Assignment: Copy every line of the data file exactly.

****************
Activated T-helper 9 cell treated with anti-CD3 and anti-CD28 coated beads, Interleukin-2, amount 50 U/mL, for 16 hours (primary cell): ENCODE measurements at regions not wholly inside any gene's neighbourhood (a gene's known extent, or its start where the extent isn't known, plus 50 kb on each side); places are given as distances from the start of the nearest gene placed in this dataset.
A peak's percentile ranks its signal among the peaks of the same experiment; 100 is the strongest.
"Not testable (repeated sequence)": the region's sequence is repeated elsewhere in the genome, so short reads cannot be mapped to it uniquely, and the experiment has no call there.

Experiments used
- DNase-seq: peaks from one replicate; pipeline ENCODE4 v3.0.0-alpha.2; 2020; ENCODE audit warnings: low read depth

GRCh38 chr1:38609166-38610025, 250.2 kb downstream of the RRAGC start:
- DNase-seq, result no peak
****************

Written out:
Activated T-helper 9 cell treated with anti-CD3 and anti-CD28 coated beads, Interleukin-2, amount 50 U/mL, for 16 hours (primary cell): ENCODE measurements at regions not wholly inside any gene's neighbourhood (a gene's known extent, or its start where the extent isn't known, plus 50 kb on each side); places are given as distances from the start of the nearest gene placed in this dataset.
A peak's percentile ranks its signal among the peaks of the same experiment; 100 is the strongest.
"Not testable (repeated sequence)": the region's sequence is repeated elsewhere in the genome, so short reads cannot be mapped to it uniquely, and the experiment has no call there.

Experiments used
- DNase-seq: peaks from one replicate; pipeline ENCODE4 v3.0.0-alpha.2; 2020; ENCODE audit warnings: low read depth

GRCh38 chr1:38609166-38610025, 250.2 kb downstream of the RRAGC start:
- DNase-seq, result no peak